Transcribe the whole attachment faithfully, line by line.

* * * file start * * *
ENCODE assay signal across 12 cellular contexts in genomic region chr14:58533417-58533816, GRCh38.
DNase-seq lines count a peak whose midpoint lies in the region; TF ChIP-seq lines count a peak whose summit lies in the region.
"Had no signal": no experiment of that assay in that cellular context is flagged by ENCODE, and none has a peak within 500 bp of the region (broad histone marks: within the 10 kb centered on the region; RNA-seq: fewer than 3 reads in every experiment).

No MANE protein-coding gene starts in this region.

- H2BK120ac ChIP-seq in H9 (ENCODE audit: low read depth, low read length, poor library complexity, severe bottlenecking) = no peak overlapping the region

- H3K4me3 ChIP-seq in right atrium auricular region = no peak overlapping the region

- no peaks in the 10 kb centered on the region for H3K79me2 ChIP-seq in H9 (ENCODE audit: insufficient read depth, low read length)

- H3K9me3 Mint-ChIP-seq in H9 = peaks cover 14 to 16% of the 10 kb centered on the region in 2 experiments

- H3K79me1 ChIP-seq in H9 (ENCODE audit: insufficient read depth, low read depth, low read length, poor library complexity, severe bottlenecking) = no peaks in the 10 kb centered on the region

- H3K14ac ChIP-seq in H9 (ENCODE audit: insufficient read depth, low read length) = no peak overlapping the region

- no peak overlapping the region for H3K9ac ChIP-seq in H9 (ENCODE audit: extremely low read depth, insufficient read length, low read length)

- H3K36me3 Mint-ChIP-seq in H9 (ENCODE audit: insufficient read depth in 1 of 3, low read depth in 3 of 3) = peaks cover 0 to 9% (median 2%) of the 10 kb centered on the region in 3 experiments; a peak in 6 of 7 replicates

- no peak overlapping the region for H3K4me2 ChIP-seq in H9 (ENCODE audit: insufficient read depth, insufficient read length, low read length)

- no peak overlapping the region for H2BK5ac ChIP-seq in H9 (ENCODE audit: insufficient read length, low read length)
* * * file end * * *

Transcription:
ENCODE assay signal across 12 cellular contexts in genomic region chr14:58533417-58533816, GRCh38.
DNase-seq lines count a peak whose midpoint lies in the region; TF ChIP-seq lines count a peak whose summit lies in the region.
"Had no signal": no experiment of that assay in that cellular context is flagged by ENCODE, and none has a peak within 500 bp of the region (broad histone marks: within the 10 kb centered on the region; RNA-seq: fewer than 3 reads in every experiment).

No MANE protein-coding gene starts in this region.

- H2BK120ac ChIP-seq in H9 (ENCODE audit: low read depth, low read length, poor library complexity, severe bottlenecking) = no peak overlapping the region

- H3K4me3 ChIP-seq in right atrium auricular region = no peak overlapping the region

- no peaks in the 10 kb centered on the region for H3K79me2 ChIP-seq in H9 (ENCODE audit: insufficient read depth, low read length)

- H3K9me3 Mint-ChIP-seq in H9 = peaks cover 14 to 16% of the 10 kb centered on the region in 2 experiments

- H3K79me1 ChIP-seq in H9 (ENCODE audit: insufficient read depth, low read depth, low read length, poor library complexity, severe bottlenecking) = no peaks in the 10 kb centered on the region

- H3K14ac ChIP-seq in H9 (ENCODE audit: insufficient read depth, low read length) = no peak overlapping the region

- no peak overlapping the region for H3K9ac ChIP-seq in H9 (ENCODE audit: extremely low read depth, insufficient read length, low read length)

- H3K36me3 Mint-ChIP-seq in H9 (ENCODE audit: insufficient read depth in 1 of 3, low read depth in 3 of 3) = peaks cover 0 to 9% (median 2%) of the 10 kb centered on the region in 3 experiments; a peak in 6 of 7 replicates

- no peak overlapping the region for H3K4me2 ChIP-seq in H9 (ENCODE audit: insufficient read depth, insufficient read length, low read length)

- no peak overlapping the region for H2BK5ac ChIP-seq in H9 (ENCODE audit: insufficient read length, low read length)